When Pinterest was at its peak, I was not yet a mom. But, I still remember wanting to have an incredibly cute nursery for my future baby, like the photos I saw, and make bento-style lunches for when my then-non-existent child went to school. I didn’t want to do these things because other moms were doing it; I just wanted to. It’s part of my personality to try to go above and beyond in nearly all areas of my life. Professionally, this helps me, because my clients know I’m working incredibly hard for them. And, in my personal life, it has often served me well, too. But, now that I am a mom (and semi-newly a mom of two), I have to change with the season.
I’ve never been a perfectionist. Perfection is subjective, a non-reality, and I don’t strive for it. But, I have the tendency to try to do more than is necessary. It’s not about impressing anyone, really. For many moms, I know it is a comparison game of who has the best whatever, whose kid is the best at (insert sport or subject). It’s not that way for me; I put these expectations on myself because it is ingrained in who I am.
I often find myself stressing about not doing something good enough. After the voice in my head is done bashing myself because I can’t get my newborn to nap within a half hour window or get my toddler to work through his tantrum without wanting to raise my voice (or like a hundred other things), I never feel good. And, I know it’s unreasonable to have these expectations.
As moms, we often face an incredible amount of pressure. Many feel this pressure from their employers, partners, kids, extended family and society itself. I had to ask: why put additional pressure on myself? I am my own strongest advocate, and if anyone should be putting my own best interests first, it should be me. But, a couple months ago, that reminder best came from someone else.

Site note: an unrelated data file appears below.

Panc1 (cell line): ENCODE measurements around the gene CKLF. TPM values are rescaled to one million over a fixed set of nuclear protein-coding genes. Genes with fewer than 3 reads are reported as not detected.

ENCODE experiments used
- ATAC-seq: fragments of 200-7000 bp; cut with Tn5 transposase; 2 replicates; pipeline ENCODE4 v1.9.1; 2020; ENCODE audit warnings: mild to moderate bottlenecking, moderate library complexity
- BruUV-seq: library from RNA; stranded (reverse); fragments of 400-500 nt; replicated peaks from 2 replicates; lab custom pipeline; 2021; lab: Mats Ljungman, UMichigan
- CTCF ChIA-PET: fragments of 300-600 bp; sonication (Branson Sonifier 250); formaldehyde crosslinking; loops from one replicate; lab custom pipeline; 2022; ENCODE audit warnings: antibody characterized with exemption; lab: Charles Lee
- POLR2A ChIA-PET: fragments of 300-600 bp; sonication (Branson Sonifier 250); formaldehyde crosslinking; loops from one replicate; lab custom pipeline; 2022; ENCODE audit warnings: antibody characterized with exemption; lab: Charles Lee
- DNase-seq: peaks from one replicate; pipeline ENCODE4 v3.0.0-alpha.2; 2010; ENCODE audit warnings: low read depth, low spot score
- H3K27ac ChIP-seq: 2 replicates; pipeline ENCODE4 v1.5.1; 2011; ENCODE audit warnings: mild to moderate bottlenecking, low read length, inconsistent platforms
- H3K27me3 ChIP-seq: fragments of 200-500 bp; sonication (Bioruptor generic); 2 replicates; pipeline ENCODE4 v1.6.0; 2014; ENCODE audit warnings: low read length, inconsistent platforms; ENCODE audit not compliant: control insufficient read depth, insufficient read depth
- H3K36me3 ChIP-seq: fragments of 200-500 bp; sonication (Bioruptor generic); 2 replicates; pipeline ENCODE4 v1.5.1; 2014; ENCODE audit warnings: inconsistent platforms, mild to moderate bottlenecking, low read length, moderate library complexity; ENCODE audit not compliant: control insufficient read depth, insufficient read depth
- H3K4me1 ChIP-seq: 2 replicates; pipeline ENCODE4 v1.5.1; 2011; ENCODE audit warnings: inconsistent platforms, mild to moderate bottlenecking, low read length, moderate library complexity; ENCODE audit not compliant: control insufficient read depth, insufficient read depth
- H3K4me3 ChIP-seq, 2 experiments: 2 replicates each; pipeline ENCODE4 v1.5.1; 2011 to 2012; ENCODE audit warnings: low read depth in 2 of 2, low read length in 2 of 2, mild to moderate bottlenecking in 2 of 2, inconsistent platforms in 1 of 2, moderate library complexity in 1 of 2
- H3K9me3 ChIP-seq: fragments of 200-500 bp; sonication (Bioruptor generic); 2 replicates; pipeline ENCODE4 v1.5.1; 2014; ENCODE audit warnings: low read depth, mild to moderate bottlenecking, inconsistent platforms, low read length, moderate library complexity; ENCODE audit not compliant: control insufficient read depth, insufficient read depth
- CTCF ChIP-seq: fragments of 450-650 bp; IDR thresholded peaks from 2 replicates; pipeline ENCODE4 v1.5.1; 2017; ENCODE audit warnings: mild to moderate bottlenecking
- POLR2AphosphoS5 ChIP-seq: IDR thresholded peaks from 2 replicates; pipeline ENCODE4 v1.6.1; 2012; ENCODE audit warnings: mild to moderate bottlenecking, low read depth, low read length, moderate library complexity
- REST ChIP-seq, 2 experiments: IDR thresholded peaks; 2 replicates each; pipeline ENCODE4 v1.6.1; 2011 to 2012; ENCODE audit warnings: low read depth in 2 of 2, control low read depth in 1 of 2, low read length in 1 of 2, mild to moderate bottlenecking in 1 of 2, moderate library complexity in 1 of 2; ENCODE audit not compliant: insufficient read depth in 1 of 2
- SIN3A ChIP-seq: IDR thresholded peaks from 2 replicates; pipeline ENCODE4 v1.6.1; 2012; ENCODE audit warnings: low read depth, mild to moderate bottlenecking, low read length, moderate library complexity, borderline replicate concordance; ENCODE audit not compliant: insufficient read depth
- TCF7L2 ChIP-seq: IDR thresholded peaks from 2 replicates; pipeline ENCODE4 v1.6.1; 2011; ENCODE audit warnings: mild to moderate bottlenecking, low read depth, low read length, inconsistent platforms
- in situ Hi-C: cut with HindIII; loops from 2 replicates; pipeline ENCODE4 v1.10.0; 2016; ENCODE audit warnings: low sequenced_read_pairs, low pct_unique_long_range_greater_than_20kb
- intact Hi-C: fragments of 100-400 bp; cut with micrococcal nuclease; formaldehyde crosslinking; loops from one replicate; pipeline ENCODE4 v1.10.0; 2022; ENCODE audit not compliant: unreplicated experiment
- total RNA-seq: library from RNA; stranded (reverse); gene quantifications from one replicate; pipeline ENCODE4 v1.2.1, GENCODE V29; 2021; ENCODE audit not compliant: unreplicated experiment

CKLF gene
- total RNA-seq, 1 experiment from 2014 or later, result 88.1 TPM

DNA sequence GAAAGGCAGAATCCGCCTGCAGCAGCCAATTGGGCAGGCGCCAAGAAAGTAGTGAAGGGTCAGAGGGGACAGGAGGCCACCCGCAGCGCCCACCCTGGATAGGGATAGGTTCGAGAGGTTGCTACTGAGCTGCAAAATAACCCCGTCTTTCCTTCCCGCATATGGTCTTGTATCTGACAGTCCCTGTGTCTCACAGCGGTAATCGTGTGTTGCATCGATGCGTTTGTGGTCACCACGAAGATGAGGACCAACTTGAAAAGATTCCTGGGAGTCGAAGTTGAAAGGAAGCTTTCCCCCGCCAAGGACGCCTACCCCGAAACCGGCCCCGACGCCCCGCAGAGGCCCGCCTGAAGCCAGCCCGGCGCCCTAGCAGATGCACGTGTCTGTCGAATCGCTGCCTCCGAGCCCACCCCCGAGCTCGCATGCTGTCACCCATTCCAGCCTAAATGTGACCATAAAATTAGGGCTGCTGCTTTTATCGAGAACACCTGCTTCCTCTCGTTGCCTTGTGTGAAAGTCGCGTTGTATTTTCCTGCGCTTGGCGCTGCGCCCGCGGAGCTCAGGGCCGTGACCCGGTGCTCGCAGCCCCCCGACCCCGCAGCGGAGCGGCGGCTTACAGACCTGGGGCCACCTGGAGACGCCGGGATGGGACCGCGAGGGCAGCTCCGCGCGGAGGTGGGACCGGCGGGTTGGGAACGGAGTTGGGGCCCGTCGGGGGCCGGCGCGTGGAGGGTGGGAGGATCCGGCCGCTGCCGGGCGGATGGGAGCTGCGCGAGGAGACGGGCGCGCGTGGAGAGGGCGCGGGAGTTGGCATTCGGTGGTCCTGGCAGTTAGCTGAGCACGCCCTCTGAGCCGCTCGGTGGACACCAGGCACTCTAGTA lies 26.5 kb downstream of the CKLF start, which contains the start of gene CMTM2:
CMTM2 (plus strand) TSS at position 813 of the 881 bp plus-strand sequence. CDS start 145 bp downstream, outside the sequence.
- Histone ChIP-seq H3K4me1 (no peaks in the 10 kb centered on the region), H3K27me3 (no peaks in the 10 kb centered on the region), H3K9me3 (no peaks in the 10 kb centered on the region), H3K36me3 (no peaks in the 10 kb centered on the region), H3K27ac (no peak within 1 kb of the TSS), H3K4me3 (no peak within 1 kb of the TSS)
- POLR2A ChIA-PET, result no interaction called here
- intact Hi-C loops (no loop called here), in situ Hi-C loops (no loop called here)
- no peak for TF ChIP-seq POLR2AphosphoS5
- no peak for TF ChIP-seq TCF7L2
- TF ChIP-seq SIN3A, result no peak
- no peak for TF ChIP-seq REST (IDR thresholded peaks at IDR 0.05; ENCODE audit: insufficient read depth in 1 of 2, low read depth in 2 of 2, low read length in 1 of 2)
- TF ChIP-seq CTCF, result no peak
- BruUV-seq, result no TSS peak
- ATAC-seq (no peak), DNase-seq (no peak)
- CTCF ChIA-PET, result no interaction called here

No one knows the internal workings of my complicated brain like my husband. One day after he came home from work, I was telling him about something – I can’t even remember what it was – and clearly stressed, I described the day as, “it was okay, not great.”
Without missing a beat, he put his hand on my shoulder and looked me in the eyes, “Okay is great!” He said it confidently, with no guilt associated with the statement. No hint of disappointment in the fact that his wife sometimes takes the easy way out, forgets things or gets frustrated.
Since that day, I’ve tried to retell myself that “okay is great” more regularly. In fact, the phrase is written on our kitchen whiteboard as a constant reminder.
I will still go above and beyond in certain instances (it’s who I am, and it makes me happy). I know sometimes I’ll end up on the guilt train when I don’t accomplish what I intend to, but I can say confidently that I’m more cognizant of the fact that perfect nurseries and well-balanced meals may be great, but they don’t make a mom great.